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on December 4, 2011
Observing how perfectly the beginning and end of Brimstone frames the story within is paramount to understanding the brilliance of this creation.

First and foremost, Brimstone is a story - the story of Jenny Swift embarking on her apprenticeship as an alchemist. It is a beautifully crafted and thoroughly enjoyable adventure. The settings are so masterfully described that the world simply unfolds around us as we go. The characters are so skilfully fashioned that we know them from the moment we meet them but we understand them more deeply as the tale goes on.

Yet the brilliance of Brimstone is how it subtly connects us to that which can't be told, only felt; that which is beyond the words and emotions of the story. This calmly sits within us all the way through the book as demonstrated by our soft smiles of contentment but nowhere is it more striking than at the beginning and end. Appropriately framing the story within and stated with perfect simplicity are the deepest and most complex moments of the human experience that travel gently to our core and connect us to the very essence of life - and that is the story of Brimstone; the story of the search for the essence of life.

And what a search! The story is no less wonderful than the superbly crafted world and characters. There is adventure, mystery, danger, romance, hopes and disappointments. As Jenny is forced to reconcile her purpose and place in the world, she gets caught in the middle of an age-old search for the philosopher's stone. From innocent beginnings she soon finds herself in a world full power struggles, murder and deceit.

Brimstone is nothing short of outstanding!!!
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TOP 500 REVIEWERon March 30, 2012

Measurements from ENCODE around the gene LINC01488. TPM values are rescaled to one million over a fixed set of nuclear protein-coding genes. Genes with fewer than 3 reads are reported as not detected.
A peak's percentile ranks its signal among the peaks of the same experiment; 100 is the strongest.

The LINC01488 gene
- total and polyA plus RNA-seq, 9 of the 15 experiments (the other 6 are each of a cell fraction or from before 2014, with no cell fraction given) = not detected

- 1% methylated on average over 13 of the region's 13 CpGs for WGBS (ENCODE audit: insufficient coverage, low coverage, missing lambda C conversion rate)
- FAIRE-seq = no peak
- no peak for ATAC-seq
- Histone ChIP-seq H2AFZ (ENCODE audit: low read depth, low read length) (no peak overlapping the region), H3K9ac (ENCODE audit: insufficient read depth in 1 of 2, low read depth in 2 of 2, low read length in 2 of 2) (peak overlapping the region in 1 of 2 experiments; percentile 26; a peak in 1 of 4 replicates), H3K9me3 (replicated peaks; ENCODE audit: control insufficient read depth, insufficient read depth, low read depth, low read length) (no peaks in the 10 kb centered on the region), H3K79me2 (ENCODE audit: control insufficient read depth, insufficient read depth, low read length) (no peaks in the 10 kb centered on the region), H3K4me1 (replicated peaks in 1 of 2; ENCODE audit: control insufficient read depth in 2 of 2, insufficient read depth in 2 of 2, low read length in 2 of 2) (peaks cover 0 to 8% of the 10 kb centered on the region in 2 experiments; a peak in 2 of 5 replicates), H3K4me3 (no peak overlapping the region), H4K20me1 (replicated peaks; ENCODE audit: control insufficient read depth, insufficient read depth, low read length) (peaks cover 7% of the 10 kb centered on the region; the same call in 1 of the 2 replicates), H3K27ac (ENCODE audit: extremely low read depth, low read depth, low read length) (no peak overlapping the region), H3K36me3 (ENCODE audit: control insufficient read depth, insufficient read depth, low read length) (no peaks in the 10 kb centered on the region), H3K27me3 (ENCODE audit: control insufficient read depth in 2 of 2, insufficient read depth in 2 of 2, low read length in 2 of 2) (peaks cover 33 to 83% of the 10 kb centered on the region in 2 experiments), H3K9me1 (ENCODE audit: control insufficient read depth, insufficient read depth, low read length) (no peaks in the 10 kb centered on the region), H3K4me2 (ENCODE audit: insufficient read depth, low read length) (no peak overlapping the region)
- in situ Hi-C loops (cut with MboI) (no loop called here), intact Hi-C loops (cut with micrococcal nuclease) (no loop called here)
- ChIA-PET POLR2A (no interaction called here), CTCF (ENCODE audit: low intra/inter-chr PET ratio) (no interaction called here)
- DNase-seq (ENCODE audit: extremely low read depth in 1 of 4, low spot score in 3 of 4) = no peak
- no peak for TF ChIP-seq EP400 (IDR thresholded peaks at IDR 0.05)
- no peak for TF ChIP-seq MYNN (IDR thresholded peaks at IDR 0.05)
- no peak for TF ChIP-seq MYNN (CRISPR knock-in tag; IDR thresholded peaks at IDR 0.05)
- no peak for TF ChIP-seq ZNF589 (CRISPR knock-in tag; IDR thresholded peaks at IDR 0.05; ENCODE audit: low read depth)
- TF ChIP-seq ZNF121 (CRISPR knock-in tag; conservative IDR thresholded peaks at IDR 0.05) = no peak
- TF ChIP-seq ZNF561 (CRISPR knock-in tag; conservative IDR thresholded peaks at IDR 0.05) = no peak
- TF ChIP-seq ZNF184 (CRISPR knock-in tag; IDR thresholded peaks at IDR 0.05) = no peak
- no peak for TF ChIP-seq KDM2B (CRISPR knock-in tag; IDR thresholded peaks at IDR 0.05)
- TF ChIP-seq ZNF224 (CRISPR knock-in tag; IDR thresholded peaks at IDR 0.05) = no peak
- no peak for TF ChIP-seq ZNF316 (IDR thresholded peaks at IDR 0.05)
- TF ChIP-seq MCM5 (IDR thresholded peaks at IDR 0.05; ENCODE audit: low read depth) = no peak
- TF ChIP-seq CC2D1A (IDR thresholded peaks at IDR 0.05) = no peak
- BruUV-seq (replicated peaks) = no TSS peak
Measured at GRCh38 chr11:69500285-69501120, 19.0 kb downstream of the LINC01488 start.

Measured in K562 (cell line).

I almost passed right by Alan Skinner's Brimstone (Earth Air Fire and Water), but then something made me take a second look. I was very glad that I did. This is not a heavy read. It doesn't have a complicated plot with many convolutions, though the tale revolves around a nice little mystery. It is, however, an easy-to-read short novel of a "beginner's fantasy" sort, perfectly suitable for Young Adults as well as Grandmas. As an added plus, the historical bits about alchemists and alchemy is right on the money.

Great read, one I'll read again down the road. I'll be watching for more from this author.
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on November 1, 2010
Within each of us are powers to do great things. Jenny is a 15 year old girl from times gone by (and perhaps only ever imagined). She is on the threshhold of discovering just who she will become as she experiences danger, betrayal and murder. The characters in 'Brimstone' are masterful depictions of depth and colour who thrust and parry towards their destinies, not least of whom is Jenny. With love, courage and extraordinary ability as an apprentice alchemist, Jenny tackles this unfolding story of adventure, mystery and science.
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on March 27, 2012
This book moves deceptively fast: there were times when Jenny (the protagonist) is frustrated by the lack of action, then you find out it's only been a day. The plot is interesting, though I wouldn't call it mind blowing or anything. It is also very straight forward read; there's only one plot and zero side story.

Jenny is quite naive, having grown up far away from everyone except her parents. This innocence pops up throughout the book and unfortunately does nothing for the "heroine." For instance, she decides not to lock the front door of her master's house because there are people home. Just because you live in the forest doesn't mean you shouldn't lock your door (I grew up in the ghetto, but this really irked me). Then, after repeatedly being told that all alchemists keep secrets, she goes and blabs it right away. No hesitation to what she was doing. Luckily this worked to her benefit, but seriously?!